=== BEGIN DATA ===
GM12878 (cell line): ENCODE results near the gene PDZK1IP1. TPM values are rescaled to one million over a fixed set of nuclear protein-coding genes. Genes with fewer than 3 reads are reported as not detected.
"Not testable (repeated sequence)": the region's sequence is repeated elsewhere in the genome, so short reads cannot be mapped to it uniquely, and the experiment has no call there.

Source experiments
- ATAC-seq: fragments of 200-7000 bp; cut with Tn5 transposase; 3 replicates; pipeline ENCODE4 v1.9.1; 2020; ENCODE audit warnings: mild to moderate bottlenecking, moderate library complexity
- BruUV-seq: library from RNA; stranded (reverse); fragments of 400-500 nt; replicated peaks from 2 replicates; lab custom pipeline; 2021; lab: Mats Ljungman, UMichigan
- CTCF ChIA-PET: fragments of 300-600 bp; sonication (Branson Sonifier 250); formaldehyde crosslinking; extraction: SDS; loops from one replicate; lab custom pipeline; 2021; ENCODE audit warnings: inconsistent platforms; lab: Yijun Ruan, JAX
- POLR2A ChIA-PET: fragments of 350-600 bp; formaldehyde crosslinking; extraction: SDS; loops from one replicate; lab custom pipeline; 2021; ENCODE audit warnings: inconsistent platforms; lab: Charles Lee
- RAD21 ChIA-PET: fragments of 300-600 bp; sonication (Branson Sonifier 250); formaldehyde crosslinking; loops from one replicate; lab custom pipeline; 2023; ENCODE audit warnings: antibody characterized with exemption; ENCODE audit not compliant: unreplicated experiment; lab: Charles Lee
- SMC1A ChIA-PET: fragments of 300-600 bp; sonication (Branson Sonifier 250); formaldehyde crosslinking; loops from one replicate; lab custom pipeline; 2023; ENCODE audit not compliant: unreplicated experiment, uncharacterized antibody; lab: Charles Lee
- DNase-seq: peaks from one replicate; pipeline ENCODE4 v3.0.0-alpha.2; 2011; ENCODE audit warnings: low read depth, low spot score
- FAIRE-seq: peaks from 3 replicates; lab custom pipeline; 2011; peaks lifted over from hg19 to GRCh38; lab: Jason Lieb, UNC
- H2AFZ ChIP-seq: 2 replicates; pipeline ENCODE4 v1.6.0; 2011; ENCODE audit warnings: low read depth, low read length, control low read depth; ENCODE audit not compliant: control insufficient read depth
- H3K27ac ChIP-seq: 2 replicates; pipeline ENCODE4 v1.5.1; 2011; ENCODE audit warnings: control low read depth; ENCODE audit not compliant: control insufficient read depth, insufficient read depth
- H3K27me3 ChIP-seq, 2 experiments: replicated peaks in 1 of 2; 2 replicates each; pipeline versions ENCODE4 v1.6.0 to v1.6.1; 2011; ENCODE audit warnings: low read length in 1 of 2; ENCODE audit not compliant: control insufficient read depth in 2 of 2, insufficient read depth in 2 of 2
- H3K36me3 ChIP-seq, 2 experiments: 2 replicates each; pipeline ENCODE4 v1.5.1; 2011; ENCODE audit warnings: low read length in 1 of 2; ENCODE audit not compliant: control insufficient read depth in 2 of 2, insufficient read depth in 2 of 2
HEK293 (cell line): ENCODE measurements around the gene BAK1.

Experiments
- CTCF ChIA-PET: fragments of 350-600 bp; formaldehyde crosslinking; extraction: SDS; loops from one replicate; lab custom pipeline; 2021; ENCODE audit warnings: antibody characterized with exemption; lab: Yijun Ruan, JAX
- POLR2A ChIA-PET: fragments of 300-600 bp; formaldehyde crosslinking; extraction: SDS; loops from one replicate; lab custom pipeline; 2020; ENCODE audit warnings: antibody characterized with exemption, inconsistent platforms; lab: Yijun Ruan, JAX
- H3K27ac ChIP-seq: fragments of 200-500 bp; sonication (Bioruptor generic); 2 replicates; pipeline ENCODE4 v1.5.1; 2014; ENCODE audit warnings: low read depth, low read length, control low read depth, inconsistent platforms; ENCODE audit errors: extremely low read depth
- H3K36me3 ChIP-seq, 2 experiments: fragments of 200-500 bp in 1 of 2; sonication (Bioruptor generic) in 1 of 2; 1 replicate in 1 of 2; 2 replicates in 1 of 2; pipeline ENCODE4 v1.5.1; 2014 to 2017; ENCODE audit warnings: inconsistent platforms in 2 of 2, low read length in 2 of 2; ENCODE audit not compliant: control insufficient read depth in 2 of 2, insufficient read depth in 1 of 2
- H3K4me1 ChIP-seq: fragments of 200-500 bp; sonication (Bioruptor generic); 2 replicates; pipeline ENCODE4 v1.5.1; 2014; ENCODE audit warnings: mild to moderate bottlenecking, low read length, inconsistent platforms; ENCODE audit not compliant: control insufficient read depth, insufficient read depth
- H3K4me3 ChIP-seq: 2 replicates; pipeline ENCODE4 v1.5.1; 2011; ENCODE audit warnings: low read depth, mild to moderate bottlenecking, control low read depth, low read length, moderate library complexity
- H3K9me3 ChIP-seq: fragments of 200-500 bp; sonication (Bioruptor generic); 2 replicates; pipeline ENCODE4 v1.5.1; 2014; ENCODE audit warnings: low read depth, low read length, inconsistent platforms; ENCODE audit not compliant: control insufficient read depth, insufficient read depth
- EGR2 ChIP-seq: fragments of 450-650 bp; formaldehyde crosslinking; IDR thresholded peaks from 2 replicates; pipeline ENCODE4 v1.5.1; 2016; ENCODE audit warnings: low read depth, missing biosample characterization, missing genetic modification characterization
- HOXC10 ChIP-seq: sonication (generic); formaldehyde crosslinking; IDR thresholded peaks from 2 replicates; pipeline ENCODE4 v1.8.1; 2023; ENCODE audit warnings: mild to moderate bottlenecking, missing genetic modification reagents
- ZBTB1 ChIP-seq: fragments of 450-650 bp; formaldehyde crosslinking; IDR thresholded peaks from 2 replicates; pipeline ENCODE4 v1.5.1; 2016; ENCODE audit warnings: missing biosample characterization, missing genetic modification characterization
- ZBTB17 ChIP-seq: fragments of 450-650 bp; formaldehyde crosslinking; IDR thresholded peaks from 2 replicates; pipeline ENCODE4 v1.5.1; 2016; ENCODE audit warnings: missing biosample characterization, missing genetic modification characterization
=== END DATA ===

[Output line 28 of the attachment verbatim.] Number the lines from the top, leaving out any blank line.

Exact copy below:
- ZBTB17 ChIP-seq: fragments of 450-650 bp; formaldehyde crosslinking; IDR thresholded peaks from 2 replicates; pipeline ENCODE4 v1.5.1; 2016; ENCODE audit warnings: missing biosample characterization, missing genetic modification characterization